While recent reports have questioned the relevance of astrocyte Ca2+ signaling on neurophysiology (see Agulhon et al. 2008), accumulating evidence continue to confirm the relevance of this signaling in the detection and control of neuronal and synaptic activity (Haydon and Carmignoto 2006; Serrano et al. 2006; Perea and Araque 2007; Perea et al. 2009; Henneberger et al. 2010; Navarrete and Araque 2010; Panatier et al. 2011; Santello et al. 2011; Navarrete et al. 2012). Present results add further evidence that supports such relevance, indicating that Tripartite Synapses also exist in human brain.

In conclusion, present data show that human astrocytes detect synaptic activity and release gliotransmitter that affect neuronal function, indicating the existence of functional bidirectional communication between neurons and astrocytes in human brain tissue. These results indicate that astrocytes are relevant in human neurophysiology and that astrocyte–neuron signaling is involved in human brain function.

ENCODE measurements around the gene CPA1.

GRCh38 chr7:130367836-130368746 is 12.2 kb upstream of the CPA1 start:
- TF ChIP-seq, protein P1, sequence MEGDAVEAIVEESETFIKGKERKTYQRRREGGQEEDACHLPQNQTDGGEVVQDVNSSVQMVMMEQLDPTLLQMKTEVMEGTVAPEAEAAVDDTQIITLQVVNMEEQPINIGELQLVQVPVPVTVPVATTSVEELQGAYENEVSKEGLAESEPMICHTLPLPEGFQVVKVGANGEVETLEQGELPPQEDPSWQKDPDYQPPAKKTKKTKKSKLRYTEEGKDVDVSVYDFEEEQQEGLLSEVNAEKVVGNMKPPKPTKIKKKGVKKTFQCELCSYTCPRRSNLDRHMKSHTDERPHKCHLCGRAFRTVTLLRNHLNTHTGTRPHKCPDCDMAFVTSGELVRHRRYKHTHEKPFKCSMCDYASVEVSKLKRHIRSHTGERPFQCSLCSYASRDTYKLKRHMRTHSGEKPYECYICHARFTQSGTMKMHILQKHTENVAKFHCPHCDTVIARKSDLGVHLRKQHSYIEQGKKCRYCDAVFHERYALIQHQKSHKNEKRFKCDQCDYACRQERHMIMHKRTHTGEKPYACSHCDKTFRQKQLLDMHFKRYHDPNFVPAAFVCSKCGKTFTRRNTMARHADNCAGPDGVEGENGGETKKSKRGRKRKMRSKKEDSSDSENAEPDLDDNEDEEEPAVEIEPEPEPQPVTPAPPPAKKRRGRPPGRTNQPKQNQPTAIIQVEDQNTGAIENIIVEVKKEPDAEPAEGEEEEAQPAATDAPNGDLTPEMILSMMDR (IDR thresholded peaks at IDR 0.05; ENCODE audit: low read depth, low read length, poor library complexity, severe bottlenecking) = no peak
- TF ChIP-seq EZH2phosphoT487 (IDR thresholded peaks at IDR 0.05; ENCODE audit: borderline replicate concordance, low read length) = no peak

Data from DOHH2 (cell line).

Conflict of Interest: None declared.

Funding

This work was supported by grants from Ministerio de Ciencia e Innovación, Spain (BFU2010-15832, CSD2010- 00045), European Union (HEALTH-F2-2007-202167), and Cajal Blue Brain to AA, and ISCIII (PS09/02116), Spain, to J.P. and R.G.S. G.P. is supported by a Marie Curie International Outgoing Fellowship (FP7-253635).

Notes

We thank W. Buño, E.D. Martin, and A. Perez-Alvarez for helpful comments, and Iván Rodríguez for technical assistance with tissue samples.

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Author notes

M. N. and G. P. contributed equally to this work.